It is on the teaching about the Holy Trinity, and not on any worldly concept of authority and power, that the entire conciliar and hierarchical structure of the Orthodox Church rests. For the Orthodox Church does not have a centralized authority or leadership, instead comprising a constellation of independent and equal sister churches, among which the Ecumenical Patriarchate possesses historically and traditionally the first rank.

In this regard, the Ecumenical Patriarchate bears a primacy of honor and service within Orthodox Christianity throughout the world. Its authority does not lie in administration, but rather in coordination. This is not a sign of weakness, but precisely of conciliarity. For the Church of Constantinople serves as primary focal point of unity, fostering consensus among the various Orthodox Churches.

Therefore, the appearance of the acts of the ancient councils is an invaluable contribution to the understanding of the mind of the early Church. It is our fervent prayer and hope that this publication will take into consideration the distinction among the various councils, some of which dealt with critical issues of theological doctrine, while others resolved matters of canonical order and yet others included decisions concerning more confessional, administrative, liturgical, and pastoral matters. The Ecumenical Patriarchate would gladly assist toward this purpose by providing guidance with regard to the Councils of the Orthodox Church, particularly of the second millennium.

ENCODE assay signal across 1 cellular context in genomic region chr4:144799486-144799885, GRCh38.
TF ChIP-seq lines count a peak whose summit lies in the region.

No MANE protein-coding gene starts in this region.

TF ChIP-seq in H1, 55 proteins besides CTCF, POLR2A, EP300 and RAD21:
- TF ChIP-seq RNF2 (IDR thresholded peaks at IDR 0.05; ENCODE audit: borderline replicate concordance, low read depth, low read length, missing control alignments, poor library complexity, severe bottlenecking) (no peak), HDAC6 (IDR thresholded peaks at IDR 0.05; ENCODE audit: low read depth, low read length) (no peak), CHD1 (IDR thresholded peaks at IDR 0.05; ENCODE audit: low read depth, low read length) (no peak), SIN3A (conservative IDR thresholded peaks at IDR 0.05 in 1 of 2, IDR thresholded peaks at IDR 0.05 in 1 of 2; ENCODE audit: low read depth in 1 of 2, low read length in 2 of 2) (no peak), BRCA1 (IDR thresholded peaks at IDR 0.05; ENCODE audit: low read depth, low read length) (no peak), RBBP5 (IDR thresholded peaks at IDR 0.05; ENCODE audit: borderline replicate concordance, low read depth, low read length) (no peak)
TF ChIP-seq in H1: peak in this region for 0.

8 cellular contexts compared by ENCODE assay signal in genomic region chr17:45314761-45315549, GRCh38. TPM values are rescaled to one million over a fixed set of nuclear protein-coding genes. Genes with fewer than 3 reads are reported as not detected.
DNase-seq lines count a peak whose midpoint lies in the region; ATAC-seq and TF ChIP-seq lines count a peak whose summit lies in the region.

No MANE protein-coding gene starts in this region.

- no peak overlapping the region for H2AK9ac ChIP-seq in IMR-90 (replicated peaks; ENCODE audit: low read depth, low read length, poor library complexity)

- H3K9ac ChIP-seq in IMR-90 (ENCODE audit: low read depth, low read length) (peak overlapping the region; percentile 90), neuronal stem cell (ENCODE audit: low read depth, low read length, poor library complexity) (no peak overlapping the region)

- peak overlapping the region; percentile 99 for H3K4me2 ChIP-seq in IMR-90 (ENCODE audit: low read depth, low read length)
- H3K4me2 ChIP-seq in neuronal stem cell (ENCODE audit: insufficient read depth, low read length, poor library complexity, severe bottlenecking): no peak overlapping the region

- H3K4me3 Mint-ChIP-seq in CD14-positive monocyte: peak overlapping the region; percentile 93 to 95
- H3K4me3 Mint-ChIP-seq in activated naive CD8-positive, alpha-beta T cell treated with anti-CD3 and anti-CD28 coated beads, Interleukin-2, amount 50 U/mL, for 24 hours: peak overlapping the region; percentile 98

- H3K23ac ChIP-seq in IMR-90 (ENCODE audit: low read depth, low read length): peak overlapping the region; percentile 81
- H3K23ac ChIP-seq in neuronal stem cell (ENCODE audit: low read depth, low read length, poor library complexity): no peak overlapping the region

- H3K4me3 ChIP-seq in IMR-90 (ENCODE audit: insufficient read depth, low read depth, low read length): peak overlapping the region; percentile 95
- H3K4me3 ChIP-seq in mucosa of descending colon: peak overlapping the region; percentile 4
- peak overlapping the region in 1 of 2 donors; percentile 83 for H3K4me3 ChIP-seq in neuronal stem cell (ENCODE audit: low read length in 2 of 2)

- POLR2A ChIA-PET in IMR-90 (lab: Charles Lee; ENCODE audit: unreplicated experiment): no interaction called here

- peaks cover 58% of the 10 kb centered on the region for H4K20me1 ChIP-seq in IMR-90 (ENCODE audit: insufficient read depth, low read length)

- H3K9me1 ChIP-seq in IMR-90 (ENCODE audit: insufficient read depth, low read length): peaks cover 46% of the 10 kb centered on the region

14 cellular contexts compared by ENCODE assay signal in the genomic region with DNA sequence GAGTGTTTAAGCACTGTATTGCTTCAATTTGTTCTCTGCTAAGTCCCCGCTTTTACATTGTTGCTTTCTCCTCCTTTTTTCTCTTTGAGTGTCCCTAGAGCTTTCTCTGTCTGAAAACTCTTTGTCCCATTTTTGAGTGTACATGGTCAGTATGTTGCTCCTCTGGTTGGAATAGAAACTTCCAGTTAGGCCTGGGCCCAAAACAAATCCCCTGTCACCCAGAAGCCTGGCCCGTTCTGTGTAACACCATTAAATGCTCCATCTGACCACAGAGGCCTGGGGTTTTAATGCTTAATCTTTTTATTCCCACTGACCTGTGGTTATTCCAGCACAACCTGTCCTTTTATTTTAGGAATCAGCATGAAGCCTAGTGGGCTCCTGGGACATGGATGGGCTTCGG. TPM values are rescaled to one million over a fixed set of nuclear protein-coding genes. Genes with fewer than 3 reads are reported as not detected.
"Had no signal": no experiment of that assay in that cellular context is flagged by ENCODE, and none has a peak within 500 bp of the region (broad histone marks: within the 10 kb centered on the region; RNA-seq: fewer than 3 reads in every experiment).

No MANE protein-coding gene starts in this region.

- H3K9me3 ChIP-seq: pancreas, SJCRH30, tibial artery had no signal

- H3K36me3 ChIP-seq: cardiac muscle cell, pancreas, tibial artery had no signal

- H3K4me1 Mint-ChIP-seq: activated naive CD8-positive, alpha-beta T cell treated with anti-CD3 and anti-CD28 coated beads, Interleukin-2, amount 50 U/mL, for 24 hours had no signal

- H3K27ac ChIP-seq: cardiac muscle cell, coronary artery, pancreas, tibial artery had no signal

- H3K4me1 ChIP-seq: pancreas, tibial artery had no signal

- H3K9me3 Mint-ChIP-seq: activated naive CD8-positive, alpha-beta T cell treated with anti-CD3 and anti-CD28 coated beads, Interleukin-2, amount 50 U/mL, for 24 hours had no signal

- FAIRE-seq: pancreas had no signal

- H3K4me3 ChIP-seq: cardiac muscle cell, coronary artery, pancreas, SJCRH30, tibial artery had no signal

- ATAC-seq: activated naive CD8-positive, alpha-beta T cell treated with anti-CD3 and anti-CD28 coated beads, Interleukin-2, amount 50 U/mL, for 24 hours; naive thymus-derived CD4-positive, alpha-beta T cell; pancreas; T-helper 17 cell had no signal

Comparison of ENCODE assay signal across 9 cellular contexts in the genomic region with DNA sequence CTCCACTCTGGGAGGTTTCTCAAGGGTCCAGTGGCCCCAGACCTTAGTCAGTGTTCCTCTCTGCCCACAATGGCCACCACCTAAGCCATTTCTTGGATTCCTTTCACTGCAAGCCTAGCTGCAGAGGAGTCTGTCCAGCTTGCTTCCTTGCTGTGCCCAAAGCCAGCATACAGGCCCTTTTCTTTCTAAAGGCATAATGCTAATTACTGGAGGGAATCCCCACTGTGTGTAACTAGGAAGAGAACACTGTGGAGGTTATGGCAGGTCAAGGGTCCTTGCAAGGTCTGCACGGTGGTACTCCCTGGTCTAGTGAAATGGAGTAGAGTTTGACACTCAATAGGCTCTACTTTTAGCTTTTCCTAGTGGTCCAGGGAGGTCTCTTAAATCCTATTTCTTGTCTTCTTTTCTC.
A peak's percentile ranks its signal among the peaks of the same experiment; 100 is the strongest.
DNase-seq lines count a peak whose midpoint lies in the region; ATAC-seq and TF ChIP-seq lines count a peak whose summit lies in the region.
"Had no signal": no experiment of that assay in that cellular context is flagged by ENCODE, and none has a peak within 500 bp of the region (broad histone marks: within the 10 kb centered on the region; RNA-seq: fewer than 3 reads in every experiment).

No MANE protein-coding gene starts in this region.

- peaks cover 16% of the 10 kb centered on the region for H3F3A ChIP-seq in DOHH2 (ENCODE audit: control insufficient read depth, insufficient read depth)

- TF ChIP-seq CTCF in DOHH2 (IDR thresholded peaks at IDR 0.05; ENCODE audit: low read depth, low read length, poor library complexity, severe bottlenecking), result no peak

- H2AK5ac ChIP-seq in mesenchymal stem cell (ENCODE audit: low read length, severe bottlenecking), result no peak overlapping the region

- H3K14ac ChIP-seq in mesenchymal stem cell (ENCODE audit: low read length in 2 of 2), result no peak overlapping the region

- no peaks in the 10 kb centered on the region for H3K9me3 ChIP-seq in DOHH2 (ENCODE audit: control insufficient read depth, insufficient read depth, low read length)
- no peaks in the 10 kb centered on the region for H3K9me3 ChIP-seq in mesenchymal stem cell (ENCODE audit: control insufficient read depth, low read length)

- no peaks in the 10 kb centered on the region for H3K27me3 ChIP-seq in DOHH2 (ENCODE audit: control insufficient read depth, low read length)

(iii) The Conciliar Nature of our Future

Finally, the notion of conciliarity has captivated the interest of the entire Orthodox world in recent years, as the Heads of the Autocephalous Orthodox Churches met in Istanbul in October, 2008, and declared their commitment to the process of preparation for the Holy and Great Council, which will – with the grace of God – be held with the participation of all the  Sister Orthodox Churches as soon as the particular canonical difficulties are overcome and the appropriate procedures are realized.